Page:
In December, students and professionals sat in a mission operations center on campus to watch NASA's new Imaging X-Ray Polarimetry Explorer satellite blast off into space. But for the dedicated individuals managing the mission operations, the hard work had just begun.
On April 2020, astronomers observed a gigantic burst of energy and charged particles erupting from the surface of a far away star called EK Draconis. The findings suggest that similar events could, theoretically, occur on our own sun––albeit rarely.
China's Chang'e 5 mission landed in a region of the moon more than 850 miles from the nearest Apollo landing site. The rocks the mission collected are raising questions about how lava flowed across the lunar surface 2 billion years ago.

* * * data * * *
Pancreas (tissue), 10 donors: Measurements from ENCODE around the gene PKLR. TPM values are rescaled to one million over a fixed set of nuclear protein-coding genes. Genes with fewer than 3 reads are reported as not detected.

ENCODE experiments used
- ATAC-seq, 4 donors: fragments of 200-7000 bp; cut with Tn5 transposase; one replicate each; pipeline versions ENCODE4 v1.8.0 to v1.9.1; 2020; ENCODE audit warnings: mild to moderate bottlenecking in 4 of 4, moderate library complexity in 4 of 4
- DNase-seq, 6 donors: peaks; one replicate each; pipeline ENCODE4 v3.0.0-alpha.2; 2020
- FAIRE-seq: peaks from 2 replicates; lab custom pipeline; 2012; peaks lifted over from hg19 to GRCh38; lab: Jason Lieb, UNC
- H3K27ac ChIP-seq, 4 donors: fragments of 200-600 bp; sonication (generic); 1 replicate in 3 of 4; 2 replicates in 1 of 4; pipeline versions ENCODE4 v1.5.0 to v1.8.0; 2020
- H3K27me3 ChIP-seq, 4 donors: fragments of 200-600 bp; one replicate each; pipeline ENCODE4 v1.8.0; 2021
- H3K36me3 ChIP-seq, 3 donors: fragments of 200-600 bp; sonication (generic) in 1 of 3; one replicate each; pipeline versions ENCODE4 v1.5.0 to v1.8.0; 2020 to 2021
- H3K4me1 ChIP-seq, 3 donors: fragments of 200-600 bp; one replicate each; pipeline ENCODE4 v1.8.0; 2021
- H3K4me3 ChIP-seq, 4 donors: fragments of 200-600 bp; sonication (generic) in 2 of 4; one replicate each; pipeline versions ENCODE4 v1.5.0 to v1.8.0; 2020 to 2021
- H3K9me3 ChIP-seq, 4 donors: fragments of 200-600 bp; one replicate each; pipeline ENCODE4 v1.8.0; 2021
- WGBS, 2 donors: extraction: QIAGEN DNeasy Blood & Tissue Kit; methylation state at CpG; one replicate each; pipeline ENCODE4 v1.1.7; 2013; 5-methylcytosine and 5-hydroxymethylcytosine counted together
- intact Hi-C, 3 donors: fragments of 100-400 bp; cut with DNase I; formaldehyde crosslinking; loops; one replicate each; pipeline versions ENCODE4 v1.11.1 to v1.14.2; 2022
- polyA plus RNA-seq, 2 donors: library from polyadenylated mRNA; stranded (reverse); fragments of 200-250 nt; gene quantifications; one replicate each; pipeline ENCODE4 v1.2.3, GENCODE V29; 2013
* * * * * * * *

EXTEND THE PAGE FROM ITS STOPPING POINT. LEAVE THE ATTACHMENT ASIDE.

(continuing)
The University of Colorado Boulder has received a $2 million gift from The Anschutz Foundation to support the university’s diverse research in aerospace and national defense—from tracking and protecting satellites in orbit to improving the security of mobile devices.